Photographer Loses Part of Copyright Win in Verdict Reversal (1)
Art Law

Photographer Loses Part of Copyright Win in Verdict Reversal (1)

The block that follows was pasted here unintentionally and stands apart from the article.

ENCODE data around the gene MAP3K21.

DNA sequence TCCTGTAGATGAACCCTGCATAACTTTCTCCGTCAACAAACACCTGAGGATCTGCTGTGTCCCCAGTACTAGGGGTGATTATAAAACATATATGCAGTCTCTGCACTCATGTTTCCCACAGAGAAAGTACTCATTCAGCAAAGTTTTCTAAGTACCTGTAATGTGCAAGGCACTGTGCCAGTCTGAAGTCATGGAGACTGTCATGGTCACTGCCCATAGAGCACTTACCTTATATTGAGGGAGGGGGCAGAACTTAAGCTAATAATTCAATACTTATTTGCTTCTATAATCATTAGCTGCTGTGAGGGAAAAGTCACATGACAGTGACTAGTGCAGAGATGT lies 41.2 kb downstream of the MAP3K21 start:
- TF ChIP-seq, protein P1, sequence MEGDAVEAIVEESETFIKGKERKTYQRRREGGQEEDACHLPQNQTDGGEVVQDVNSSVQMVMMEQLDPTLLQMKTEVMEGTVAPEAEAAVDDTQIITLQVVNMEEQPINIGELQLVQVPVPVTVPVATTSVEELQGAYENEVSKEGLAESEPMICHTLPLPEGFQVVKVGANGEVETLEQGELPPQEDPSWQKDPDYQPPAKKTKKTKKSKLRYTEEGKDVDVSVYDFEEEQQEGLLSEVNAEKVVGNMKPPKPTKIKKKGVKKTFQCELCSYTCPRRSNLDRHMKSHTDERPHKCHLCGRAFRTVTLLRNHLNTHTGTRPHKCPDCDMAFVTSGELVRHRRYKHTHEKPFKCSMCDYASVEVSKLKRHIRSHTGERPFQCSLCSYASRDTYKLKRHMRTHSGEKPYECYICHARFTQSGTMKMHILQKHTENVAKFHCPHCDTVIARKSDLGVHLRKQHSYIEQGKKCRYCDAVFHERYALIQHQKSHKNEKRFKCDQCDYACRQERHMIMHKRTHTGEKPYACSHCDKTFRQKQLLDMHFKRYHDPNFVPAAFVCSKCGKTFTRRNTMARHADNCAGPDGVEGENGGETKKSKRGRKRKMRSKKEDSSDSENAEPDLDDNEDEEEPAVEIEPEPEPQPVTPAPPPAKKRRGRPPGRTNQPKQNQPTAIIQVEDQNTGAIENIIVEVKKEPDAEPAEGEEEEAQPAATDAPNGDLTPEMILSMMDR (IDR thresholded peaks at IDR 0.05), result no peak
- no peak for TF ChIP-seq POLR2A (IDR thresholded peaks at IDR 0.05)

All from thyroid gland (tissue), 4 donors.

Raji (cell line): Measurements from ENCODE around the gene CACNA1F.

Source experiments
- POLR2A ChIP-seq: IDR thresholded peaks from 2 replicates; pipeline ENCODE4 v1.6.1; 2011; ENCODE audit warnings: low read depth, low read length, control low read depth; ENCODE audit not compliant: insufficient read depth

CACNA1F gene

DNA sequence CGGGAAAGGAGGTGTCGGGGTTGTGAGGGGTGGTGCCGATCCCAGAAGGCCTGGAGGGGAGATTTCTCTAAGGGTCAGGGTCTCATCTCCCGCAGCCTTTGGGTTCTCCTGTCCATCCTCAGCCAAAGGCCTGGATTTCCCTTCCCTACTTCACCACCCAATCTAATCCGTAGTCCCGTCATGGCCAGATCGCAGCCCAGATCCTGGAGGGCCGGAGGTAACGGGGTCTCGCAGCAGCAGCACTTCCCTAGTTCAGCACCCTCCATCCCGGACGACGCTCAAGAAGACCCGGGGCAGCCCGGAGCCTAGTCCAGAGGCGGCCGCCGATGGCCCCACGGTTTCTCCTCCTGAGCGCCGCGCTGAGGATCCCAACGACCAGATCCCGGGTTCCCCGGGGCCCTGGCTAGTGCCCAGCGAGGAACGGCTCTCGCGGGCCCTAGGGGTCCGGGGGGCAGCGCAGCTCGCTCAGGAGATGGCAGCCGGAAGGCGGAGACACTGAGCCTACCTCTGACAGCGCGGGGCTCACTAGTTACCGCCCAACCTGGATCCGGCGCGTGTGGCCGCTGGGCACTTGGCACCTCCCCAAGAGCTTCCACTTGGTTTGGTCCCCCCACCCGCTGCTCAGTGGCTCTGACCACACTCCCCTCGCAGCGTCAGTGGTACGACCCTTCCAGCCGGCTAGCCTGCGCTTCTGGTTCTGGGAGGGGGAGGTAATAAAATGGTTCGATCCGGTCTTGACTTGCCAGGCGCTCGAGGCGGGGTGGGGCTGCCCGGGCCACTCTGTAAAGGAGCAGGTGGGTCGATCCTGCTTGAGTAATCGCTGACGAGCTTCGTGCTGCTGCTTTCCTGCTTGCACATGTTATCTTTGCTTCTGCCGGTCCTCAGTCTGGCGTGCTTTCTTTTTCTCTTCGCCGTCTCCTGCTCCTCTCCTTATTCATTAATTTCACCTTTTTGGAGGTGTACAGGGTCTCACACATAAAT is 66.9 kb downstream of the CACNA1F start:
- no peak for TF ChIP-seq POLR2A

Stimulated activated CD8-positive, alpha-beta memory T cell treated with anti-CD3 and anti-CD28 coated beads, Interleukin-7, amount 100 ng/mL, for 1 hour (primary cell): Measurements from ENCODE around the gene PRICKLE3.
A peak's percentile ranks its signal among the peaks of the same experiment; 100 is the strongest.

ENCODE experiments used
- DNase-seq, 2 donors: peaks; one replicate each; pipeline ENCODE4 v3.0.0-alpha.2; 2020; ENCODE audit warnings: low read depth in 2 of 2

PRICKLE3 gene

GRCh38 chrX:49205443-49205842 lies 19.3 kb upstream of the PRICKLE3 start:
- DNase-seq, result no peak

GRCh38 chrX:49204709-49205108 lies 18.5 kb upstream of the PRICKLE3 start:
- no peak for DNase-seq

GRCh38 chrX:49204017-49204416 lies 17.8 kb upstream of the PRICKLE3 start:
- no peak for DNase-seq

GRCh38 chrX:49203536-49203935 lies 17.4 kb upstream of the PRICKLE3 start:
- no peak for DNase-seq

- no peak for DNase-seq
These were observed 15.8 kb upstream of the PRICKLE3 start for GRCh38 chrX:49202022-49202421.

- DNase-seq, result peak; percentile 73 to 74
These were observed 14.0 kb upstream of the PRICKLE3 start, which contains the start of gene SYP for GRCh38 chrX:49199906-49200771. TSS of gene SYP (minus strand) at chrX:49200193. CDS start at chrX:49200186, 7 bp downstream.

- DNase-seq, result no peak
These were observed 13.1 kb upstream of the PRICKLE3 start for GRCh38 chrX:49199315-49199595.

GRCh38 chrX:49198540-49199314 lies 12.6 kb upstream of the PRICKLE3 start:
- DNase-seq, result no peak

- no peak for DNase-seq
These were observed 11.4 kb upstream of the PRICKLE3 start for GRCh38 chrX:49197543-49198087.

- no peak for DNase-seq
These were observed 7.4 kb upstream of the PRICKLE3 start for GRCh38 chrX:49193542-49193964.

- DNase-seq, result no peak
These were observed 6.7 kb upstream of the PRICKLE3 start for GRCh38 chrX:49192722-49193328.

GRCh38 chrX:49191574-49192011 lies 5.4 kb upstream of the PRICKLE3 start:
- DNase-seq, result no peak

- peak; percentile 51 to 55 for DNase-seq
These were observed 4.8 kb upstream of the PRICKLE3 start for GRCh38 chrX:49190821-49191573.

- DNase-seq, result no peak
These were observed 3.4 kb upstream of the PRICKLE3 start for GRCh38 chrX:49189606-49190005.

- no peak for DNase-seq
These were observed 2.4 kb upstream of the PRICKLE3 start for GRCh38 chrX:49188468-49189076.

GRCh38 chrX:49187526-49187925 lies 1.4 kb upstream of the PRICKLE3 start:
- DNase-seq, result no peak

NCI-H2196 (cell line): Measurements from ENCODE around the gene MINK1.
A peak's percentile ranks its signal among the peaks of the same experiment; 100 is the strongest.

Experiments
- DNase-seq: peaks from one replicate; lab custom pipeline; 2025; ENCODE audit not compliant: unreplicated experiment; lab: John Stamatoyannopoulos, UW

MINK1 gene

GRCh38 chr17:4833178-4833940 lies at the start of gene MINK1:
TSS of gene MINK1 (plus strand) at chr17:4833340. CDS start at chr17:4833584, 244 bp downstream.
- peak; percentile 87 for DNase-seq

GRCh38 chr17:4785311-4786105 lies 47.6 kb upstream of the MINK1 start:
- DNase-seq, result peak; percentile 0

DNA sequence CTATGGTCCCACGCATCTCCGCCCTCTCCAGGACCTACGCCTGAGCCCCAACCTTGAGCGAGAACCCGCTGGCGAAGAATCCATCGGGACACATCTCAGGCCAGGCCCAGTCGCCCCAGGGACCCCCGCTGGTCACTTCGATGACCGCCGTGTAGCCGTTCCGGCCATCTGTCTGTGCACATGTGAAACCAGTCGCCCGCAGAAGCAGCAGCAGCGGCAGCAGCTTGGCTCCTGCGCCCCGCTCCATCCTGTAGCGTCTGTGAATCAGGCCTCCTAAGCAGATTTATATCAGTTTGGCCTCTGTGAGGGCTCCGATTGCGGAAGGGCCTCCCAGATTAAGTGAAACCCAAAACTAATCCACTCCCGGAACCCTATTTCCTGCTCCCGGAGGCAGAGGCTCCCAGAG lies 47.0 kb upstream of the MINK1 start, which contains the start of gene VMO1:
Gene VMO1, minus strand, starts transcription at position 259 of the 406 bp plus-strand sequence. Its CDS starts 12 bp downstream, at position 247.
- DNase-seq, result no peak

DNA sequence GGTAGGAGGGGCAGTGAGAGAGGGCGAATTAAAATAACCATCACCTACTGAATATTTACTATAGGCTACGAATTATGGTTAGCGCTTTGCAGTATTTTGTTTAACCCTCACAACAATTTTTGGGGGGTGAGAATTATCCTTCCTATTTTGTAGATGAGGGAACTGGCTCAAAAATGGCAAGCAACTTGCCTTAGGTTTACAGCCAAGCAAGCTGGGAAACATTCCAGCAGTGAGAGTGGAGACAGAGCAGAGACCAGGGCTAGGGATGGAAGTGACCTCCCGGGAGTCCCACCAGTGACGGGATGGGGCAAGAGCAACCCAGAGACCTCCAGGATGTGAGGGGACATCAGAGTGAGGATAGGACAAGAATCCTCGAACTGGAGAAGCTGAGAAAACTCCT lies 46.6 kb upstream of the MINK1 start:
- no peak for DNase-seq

Jury found willfulness infringement, awarded plaintiff $450,000 Ninth Circuit sent case back to trial court A photographer could lose most of a $450,000 jury award because he didn’t establish that a business owner willfully infringed his copyrights by hiring a web developer who used unlicensed images, an appeals court ruled. The U.S. Court of Appeals for the Ninth Circuit April 16 reversed part of a jury verdict in favor of photographer Jim Erickson in his 2013 lawsuit against Kraig Rudinger Kast. Erickson failed to show Kast financially benefited from the infringement or went beyond negligence into willfulness, the appeals court said, remanding those issues to the lower court. The decision highlights the importance of jury instructions. The Ninth Circuit said the trial judge erred by telling the jury it could find willfulness if it concluded that Kast should have known about the infringement. The jury had awarded Erickson maximum statutory damages of $150,000 per infringed work based on that finding. Without willfulness, statutory damages peak at $30,000 per work. The damages amount could fall substantially on remand if the trial court fails to find Kast was “willfully blind,” acted with “reckless disregard,” or actually knew of the infringement. The […]

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